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Hand-Crafted Among the Natural Formations

USA Today Sports

USA Today Sports

Basketball is a talent-driven game. Between the hyper-athletes, smooth shooters, and abnormally large men, there is little room for the type of player defined mostly by hard work. NBA players are born, not made. “Talent wins” is an overused cliche in the NBA, but it’s often true.

With every cliche, there are exceptions. Many members of the league are natural formations born to put the orange ball in the basket, but the occasional hand-crafted being finds their way to the hardwood. These blue-collar players shed light on what can be achieved through meticulous training, as opposed to the limitless wonder basketball prodigies fill us with.

The NBA’s tireless workers begin as shapeless blocks of marble. The potential may exist, but it is only achievable through the right mix of effort and situation. With the marble, the right hands need to carve the images of the mind. A heavy-handed man can make the one vital mistake that renders the marble useless. Precision, vision, timing and the desire to get as close to touching perfection as possible are all required in making a beautiful creation out of a simple block.

Those same qualities all matter in sculpting the NBA player in the medium of a less capable man. For all thirty teams, there is only a total of 450 roster spots. With teams constantly working to lure more glamorous professionals into the organization, the outcasts get a singular shot to write their story. In order to conjure up the NBA underdog story, many of the disposable players have to fail before one of them succeeds

P.J. Tucker amidst his second season with the Phoenix, and is becoming an integral part of the new Suns regime, but it wasn’t long ago that the NBA discarded him. A member of the 2006-07 Toronto Raptors, Tucker was sent off into the eastern nations after a paltry rookie season. His exodus for the States is common for a player of his talent level, as many other players suffer the same fate every year.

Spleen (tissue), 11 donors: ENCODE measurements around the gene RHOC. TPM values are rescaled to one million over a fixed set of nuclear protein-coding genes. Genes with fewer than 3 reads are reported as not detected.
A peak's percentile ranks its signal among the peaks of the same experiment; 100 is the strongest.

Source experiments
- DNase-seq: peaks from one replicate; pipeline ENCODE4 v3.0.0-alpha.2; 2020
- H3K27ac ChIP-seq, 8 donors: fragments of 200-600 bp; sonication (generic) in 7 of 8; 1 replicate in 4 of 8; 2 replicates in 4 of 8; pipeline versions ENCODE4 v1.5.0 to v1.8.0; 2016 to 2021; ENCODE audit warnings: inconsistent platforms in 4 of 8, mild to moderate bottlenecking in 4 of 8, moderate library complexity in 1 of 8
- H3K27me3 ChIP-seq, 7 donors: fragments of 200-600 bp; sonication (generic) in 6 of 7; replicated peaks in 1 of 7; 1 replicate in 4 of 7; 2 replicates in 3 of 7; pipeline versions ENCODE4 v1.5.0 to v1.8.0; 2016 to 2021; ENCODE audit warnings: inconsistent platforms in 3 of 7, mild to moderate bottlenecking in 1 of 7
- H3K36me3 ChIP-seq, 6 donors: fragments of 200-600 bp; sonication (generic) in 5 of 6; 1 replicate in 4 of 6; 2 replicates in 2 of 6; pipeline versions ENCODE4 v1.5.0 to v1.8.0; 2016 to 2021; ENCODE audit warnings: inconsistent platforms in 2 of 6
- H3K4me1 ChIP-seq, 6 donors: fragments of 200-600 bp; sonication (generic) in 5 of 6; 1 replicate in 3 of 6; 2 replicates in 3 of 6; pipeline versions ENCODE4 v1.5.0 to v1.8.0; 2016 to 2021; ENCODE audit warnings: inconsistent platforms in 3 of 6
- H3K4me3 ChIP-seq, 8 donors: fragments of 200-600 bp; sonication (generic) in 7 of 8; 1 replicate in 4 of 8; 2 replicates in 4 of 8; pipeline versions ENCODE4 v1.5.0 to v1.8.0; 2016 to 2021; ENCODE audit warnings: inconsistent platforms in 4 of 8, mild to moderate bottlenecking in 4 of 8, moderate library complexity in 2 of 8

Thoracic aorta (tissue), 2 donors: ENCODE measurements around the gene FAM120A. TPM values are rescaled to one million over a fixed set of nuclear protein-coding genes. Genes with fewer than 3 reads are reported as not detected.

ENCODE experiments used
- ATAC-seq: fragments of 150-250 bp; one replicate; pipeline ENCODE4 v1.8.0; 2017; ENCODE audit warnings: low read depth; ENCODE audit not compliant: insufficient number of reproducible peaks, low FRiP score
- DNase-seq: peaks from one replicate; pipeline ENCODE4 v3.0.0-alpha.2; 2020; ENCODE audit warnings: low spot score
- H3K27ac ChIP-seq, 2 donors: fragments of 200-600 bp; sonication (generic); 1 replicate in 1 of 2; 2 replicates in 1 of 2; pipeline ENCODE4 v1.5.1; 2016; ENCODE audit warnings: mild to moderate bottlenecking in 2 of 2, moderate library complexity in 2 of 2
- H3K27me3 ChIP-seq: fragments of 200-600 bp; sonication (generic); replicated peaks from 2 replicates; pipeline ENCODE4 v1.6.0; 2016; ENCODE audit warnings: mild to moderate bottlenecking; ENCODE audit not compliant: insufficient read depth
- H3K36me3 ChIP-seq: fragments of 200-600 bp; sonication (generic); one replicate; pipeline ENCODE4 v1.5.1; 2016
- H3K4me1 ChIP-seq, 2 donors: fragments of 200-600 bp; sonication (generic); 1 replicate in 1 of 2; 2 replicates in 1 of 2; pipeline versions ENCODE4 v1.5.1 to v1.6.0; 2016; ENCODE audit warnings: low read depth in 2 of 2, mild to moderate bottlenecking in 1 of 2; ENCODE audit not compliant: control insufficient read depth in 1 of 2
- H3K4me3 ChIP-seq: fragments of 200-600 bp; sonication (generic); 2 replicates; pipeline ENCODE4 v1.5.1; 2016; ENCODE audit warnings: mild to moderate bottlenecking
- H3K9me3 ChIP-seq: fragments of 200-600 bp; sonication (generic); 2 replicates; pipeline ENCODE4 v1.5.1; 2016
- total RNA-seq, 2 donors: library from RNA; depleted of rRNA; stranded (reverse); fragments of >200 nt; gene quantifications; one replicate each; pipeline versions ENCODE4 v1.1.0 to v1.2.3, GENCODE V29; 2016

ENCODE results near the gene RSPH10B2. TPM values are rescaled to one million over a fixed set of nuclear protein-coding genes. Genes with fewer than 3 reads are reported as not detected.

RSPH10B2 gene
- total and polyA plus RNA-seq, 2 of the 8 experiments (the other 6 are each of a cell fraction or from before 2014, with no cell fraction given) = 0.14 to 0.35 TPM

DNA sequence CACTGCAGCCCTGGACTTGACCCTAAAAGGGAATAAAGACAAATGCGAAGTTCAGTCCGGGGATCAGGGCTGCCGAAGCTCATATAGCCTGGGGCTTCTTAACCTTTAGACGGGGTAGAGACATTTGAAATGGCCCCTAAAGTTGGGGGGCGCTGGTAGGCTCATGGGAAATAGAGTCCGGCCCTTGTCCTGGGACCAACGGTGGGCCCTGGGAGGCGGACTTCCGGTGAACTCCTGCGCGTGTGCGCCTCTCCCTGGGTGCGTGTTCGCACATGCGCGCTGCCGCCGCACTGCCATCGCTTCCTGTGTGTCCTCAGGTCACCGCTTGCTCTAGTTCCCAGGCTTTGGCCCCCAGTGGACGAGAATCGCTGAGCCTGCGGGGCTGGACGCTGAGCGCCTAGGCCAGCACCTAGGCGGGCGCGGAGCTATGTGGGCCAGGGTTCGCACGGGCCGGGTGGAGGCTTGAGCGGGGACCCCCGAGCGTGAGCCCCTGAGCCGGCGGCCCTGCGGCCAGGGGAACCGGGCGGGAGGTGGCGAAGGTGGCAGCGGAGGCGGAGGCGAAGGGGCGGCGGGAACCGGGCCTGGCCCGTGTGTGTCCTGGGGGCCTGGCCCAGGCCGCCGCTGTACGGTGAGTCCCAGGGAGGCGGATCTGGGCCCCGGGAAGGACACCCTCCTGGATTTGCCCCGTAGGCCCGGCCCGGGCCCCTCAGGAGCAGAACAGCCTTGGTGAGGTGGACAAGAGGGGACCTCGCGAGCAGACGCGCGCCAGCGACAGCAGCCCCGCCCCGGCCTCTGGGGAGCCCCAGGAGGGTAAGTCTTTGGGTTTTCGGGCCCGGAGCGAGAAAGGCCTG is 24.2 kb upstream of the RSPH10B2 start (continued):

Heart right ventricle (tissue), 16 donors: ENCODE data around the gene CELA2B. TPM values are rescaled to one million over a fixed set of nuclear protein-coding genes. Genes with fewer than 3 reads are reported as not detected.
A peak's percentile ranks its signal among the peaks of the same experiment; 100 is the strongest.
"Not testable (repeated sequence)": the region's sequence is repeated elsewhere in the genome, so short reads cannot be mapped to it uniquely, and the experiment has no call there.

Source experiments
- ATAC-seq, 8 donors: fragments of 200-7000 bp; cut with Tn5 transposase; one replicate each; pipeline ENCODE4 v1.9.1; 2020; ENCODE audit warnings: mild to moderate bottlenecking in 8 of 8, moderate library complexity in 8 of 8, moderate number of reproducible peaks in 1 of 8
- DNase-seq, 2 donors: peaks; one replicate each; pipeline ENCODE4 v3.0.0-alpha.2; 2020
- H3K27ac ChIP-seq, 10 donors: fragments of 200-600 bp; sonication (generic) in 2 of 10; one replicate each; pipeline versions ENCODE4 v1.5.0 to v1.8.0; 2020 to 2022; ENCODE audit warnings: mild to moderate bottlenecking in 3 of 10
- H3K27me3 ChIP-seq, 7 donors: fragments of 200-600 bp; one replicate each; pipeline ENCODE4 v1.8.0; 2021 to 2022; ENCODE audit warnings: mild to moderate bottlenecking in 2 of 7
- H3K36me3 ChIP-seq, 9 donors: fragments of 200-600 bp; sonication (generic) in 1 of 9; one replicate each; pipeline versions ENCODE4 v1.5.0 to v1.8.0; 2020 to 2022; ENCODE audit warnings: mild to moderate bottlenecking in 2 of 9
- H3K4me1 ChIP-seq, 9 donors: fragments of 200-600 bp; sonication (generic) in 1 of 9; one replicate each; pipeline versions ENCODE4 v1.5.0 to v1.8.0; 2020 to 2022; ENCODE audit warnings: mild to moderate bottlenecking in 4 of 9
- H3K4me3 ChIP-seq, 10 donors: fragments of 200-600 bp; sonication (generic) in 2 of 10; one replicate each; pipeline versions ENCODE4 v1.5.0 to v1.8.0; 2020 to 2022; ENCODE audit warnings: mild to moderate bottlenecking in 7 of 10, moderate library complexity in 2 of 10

Once an individual is tossed aside from the NBA to other nations, the focus shifts from god-given ability to resolve. Tucker wasn’t the most talented player to play in Europe, he wasn’t even the most naturally gifted in Europe while he was there. Yet, he kept working. He kept perfecting the craft, regardless of if he was focused on an NBA return or not.

His effort didn’t go unnoticed, as the Suns invited him to play for their summer league team in 2012. In Vegas, he showed a penchant for hustling defense. Tucker lagged behind in offensive skills, but that ability to defend the other team’s best perimeter scorer with moderate levels of success caught the team’s eye. They consequently signed him to a two-year deal minimum deal, hoping the investment would turn out to be a bargain.

P.J. was that, and much more. When the Michael Beasley experiment went awry, Tucker was given a chance to take the reins at starting small forward for the team. He became one of the lone consistent forces in one of the darkest season for the Suns. A steal at $762,195 as a one-trick pony, Tucker could have used the offseason to reflect on taking the road less traveled to NBA grandeur.

When Jeff Hornacek and Ryan McDonough took over in Phoenix, the new regime changed the focus on the organization. With a new analytic focus, P.J. went back to work. He knew that adding a spot-up corner three would be the difference between being a nice player and vital to the team’s future, so over the summer he worked on expanding his skill-set by shooting 10,000 corner jumpers. The result? Tucker is shooting 50% from three in an offense that has placed him in the corner for 46 of his 52 attempts. Being able to shoot the three at that rate is valuable, but the ability to operate in the flow of the offense without the desire to excessively get involved is rare.

Tucker began his professional career as a vagabond, but now takes the mold of the more specialized players. The league now pays a premium for the three-and-D specialist, and P.J. is one of the very best in this role. The league is filled with natural formations, but the hand-crafted sculpture of P.J. Tucker is taking center stage by showing what painstaking work generate. Once the unformed block, he now owns his chiseled existence.

Editor’s Note: If you’re a big P.J. Tucker fan, Brian Schroeder also wrote about him over at Hardwood Paroxysm this morning.

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